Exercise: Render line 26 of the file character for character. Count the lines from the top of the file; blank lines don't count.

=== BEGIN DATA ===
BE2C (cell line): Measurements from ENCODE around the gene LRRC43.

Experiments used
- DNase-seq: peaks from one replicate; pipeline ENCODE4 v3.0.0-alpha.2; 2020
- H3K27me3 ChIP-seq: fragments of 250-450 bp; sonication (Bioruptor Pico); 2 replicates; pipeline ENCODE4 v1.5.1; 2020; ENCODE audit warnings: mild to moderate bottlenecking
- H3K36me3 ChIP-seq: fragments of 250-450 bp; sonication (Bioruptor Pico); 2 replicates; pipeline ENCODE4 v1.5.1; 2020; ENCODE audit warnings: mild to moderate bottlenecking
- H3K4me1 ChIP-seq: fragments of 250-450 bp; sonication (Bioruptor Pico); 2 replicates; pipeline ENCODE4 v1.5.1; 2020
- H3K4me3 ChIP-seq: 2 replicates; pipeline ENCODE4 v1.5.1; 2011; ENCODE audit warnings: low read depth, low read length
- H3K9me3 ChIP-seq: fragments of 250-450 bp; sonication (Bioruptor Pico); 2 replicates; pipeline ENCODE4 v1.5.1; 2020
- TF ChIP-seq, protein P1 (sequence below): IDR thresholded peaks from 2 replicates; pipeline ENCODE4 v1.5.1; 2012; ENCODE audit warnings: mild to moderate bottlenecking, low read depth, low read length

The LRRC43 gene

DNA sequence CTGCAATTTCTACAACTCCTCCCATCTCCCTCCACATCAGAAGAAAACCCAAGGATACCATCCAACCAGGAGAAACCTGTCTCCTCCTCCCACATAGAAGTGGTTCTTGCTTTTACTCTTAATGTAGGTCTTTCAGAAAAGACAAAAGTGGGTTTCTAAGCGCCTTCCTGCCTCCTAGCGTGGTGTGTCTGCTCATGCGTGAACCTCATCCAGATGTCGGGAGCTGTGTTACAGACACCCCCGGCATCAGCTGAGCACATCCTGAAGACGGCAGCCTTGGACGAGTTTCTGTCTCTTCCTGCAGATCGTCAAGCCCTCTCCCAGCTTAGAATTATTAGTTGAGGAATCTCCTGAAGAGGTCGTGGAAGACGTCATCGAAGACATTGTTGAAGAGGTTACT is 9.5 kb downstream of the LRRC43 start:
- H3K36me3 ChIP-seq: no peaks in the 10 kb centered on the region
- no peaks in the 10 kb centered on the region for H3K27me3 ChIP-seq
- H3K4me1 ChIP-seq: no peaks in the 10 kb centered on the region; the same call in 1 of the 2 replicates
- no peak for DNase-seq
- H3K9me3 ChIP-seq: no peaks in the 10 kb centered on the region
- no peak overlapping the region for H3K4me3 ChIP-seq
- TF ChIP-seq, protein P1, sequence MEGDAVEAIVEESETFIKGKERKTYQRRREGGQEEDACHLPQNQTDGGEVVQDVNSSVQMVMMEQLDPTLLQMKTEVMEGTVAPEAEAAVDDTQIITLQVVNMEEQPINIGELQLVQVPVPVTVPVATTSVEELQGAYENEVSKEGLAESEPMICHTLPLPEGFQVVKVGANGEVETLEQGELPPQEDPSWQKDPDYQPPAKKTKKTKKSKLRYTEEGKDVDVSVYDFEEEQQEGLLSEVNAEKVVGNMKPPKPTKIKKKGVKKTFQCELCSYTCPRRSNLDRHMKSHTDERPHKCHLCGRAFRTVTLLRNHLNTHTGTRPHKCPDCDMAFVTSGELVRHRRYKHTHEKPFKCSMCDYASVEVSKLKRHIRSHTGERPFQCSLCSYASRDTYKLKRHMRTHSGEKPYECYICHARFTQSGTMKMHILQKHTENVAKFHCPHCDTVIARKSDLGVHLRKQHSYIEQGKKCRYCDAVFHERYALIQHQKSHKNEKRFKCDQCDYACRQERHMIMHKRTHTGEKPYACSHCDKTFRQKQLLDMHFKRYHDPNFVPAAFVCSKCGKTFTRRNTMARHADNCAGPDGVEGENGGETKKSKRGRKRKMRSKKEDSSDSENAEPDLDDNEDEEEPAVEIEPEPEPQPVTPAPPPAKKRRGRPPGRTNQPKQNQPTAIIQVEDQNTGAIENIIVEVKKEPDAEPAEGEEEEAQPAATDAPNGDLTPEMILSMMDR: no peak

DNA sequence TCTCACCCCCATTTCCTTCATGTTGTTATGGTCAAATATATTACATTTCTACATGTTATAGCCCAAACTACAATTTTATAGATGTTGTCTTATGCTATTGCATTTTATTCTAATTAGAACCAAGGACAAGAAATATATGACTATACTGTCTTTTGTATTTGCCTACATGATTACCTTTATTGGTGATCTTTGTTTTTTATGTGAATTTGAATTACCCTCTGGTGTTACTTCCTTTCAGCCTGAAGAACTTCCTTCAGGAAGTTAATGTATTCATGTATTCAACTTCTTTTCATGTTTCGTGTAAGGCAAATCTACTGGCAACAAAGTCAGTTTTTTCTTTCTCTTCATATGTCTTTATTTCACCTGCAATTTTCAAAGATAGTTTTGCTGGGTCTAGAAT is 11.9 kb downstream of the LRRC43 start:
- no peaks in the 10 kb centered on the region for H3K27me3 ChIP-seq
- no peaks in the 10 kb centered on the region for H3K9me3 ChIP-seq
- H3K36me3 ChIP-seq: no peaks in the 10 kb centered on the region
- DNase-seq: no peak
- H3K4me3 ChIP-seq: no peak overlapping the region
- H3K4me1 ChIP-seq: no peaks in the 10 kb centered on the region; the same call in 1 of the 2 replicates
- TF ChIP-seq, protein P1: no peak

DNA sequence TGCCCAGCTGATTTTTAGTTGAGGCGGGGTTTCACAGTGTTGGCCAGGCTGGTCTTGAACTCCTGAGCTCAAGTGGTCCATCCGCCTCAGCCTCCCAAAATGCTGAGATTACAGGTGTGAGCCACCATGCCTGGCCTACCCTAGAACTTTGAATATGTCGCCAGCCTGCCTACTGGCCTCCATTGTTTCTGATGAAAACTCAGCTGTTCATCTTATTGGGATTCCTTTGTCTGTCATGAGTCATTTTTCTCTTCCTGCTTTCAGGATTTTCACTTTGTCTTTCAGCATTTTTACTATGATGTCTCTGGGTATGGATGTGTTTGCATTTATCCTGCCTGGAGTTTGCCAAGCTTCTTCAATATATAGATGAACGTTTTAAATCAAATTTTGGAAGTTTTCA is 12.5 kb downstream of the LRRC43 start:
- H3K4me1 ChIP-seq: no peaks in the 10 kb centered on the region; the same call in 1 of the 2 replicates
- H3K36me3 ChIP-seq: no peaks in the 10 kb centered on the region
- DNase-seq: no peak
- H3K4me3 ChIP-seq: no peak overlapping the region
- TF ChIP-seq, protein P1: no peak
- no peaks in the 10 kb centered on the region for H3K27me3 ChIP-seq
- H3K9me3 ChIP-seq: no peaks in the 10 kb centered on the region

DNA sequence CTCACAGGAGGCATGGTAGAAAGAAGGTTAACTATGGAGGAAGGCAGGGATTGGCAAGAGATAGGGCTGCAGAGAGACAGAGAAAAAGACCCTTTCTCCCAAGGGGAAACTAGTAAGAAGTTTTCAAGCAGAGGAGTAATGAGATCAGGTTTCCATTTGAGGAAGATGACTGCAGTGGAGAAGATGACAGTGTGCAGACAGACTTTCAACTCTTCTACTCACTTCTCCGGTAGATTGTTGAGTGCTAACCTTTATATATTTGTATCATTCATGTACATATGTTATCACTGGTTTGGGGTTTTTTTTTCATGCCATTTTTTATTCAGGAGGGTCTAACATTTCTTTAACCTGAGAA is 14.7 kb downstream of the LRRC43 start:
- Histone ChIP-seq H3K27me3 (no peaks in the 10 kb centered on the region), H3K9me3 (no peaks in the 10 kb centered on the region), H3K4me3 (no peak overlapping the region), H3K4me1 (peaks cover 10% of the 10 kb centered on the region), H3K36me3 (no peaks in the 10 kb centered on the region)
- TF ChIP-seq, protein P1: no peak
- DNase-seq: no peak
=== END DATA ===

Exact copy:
- TF ChIP-seq, protein P1: no peak